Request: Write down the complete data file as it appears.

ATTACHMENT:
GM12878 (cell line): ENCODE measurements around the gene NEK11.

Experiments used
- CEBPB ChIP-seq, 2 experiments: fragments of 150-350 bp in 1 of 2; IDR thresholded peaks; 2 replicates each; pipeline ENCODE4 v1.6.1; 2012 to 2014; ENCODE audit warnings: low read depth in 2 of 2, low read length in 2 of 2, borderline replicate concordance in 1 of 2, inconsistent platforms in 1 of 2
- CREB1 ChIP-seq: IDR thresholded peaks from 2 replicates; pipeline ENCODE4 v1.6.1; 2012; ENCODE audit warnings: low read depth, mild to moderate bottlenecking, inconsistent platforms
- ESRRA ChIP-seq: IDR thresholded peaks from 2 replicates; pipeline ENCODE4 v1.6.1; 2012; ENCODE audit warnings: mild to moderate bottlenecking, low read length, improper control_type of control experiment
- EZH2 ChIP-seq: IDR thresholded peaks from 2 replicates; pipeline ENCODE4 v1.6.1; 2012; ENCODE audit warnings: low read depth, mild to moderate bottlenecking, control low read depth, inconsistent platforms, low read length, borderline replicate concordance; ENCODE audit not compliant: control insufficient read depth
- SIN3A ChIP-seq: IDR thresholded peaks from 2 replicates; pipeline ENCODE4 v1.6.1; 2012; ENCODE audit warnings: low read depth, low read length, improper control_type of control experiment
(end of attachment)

GM12878 (cell line): ENCODE measurements around the gene NEK11.

Experiments used
- CEBPB ChIP-seq, 2 experiments: fragments of 150-350 bp in 1 of 2; IDR thresholded peaks; 2 replicates each; pipeline ENCODE4 v1.6.1; 2012 to 2014; ENCODE audit warnings: low read depth in 2 of 2, low read length in 2 of 2, borderline replicate concordance in 1 of 2, inconsistent platforms in 1 of 2
- CREB1 ChIP-seq: IDR thresholded peaks from 2 replicates; pipeline ENCODE4 v1.6.1; 2012; ENCODE audit warnings: low read depth, mild to moderate bottlenecking, inconsistent platforms
- ESRRA ChIP-seq: IDR thresholded peaks from 2 replicates; pipeline ENCODE4 v1.6.1; 2012; ENCODE audit warnings: mild to moderate bottlenecking, low read length, improper control_type of control experiment
- EZH2 ChIP-seq: IDR thresholded peaks from 2 replicates; pipeline ENCODE4 v1.6.1; 2012; ENCODE audit warnings: low read depth, mild to moderate bottlenecking, control low read depth, inconsistent platforms, low read length, borderline replicate concordance; ENCODE audit not compliant: control insufficient read depth
- SIN3A ChIP-seq: IDR thresholded peaks from 2 replicates; pipeline ENCODE4 v1.6.1; 2012; ENCODE audit warnings: low read depth, low read length, improper control_type of control experiment